The wide grip bench press is a great exercise for isolating the chest muscles. This is because the exercise places more emphasis on the chest muscles and less on the triceps and shoulders.
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How To Perform The Wide Grip Bench Press
Now that we’ve gone over the benefits of the wide grip bench press, let’s take a look at how to properly execute this exercise. Here is a step-by-step guide:
- Lie down on a flat bench with your feet flat on the ground.
- Place your hands on the bar slightly wider than shoulder-width apart.
- Arch your back and squeeze your glutes. This will help to stabilize your body.
- Lift the bar off the rack and lower it to your sternum.
- Pause for a moment and then press the bar back up to the starting position.
- Repeat for the desired number of reps.
How Wide Should Your Grip Be?
The answer to this question depends on several factors, including:
- Your muscle mass – if you already have large muscles in the chest and shoulders, you won’t need to use as wide of a grip. A moderately wide grip will be sufficient.
- Your level of experience – if you’re new to weightlifting, you’ll want to start with a moderately wide grip. As you get more experience, you can experiment with a wider grip.
- Your goals – if your goal is to target as many muscles at once, a moderately wide grip will be best. If you’re trying to focus on a specific muscle group, especially the delts or lats, then a wide grip will be more effective.
- Your leverages – if you have long arms, you’ll be able to use a wider grip than someone with short arms. Additionally, if you can arch your back well, you’ll also be able to use a wider grip.
In general, most people will benefit from using a grip that is somewhere between shoulder-width and one and a half times shoulder-width. Experiment with different grips and see what works best for you.
Read More: Average Bench Press By Age: The Truth According To Experts
Common Mistakes And Safety Tips
There are a few common mistakes that people make when performing the wide grip bench press. Here are some safety tips to keep in mind (2):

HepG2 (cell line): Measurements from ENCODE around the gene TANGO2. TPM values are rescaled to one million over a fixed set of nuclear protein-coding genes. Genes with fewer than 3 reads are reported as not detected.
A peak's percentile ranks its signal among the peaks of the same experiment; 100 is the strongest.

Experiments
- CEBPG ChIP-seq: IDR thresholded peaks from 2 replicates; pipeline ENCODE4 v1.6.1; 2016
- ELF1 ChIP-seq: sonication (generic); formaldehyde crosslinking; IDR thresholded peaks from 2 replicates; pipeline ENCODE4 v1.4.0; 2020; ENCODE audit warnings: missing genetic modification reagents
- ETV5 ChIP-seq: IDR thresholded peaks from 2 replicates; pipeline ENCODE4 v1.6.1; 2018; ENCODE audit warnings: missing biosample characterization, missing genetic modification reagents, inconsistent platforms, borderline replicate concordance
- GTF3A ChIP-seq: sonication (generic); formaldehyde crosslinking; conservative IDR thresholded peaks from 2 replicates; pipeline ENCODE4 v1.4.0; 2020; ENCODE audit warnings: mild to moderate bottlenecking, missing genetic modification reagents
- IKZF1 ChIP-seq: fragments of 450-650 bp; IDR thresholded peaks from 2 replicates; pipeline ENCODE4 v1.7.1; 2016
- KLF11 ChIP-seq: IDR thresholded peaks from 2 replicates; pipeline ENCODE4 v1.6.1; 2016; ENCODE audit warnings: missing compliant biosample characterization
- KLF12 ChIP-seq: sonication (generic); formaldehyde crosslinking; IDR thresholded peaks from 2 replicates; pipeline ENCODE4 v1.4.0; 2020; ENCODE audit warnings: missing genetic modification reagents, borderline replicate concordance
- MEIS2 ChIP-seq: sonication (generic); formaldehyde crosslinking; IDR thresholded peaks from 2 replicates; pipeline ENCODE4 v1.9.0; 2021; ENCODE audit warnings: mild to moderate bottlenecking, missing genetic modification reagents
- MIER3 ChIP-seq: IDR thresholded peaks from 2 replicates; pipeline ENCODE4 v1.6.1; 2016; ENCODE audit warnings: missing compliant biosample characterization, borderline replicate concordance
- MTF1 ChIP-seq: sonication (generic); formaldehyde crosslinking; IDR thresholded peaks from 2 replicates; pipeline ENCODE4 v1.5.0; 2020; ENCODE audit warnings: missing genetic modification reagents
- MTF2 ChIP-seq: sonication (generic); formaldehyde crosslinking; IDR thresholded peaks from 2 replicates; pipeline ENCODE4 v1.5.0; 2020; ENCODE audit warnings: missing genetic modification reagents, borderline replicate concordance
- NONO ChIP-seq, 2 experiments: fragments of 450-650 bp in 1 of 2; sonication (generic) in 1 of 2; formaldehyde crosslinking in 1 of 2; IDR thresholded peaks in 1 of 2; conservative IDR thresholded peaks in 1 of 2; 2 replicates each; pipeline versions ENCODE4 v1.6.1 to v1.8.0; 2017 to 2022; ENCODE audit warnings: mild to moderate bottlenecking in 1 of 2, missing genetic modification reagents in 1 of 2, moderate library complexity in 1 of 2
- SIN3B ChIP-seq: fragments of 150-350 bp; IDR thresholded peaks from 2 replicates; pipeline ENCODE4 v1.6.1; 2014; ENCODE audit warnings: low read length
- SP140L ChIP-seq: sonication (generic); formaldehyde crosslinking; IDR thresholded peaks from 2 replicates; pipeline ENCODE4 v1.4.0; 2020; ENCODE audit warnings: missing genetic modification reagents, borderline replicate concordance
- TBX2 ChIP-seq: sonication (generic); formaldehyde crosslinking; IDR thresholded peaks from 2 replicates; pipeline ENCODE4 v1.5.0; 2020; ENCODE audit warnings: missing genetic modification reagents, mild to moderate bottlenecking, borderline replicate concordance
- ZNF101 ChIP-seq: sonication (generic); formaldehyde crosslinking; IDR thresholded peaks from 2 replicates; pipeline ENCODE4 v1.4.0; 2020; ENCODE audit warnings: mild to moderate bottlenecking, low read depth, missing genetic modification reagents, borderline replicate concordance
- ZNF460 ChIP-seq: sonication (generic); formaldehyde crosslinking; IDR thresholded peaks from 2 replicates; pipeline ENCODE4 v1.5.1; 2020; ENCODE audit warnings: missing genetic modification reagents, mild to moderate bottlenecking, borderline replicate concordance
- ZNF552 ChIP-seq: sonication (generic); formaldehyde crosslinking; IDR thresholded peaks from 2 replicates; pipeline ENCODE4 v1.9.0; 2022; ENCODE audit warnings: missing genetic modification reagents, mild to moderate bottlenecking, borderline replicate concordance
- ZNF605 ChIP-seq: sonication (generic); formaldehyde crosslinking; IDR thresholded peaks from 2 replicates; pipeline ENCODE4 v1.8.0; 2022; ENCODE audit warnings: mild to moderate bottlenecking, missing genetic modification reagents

- Don’t arch your back too much – this can put unnecessary strain on your lower back.
- Don’t bounce the bar off your chest – this can damage your sternum.
- Don’t allow your elbows to flare out – this puts unnecessary stress on the shoulder joint.
- Use a spotter – this exercise is best performed with a spotter.
- Use proper form – always use proper form when lifting weights to avoid injury.
- Warm up and cool down – be sure to warm up and cool down before and after your workout. This helps to prevent injury and increase your flexibility.
- Don’t overload the bar – only lift as much weight as you can handle. Start with a weightless bar and gradually increase the amount of weight you lift.
- Don’t use momentum – don’t swing the bar or use momentum to lift the weight. This can lead to injury.
- Don’t rush the exercise – take your time and focus on each rep.
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The wide grip bench press is a great exercise for building strength and muscle mass in the chest, shoulders, and arms. This exercise also has many other benefits, such as increasing shoulder stability and improving posture.
This article is intended for general informational purposes only and does not address individual circumstances. It is not a substitute for professional advice or help and should not be relied on to make decisions of any kind. Any action you take upon the information presented in this article is strictly at your own risk and responsibility!
- A Biomechanical Analysis of Wide, Medium, and Narrow Grip Width Effects on Kinematics, Horizontal Kinetics, and Muscle Activity on the Sticking Region in Recreationally Trained Males During 1-RM Bench Pressing (2021, fronteirsin.org)
- BENCH PRESS TARGETED MUSCLES, GRIPS, AND MOVEMENT PATTERNS (n.d., nasm.org)
- The Effect of Grip Width on Muscle Strength and Electromyographic Activity in Bench Press among Novice- and Resistance-Trained Men(2021, mdpi.com)
- The Effects of Bench Press Variations in Competitive Athletes on Muscle Activity and Performance(2017, nih.gov)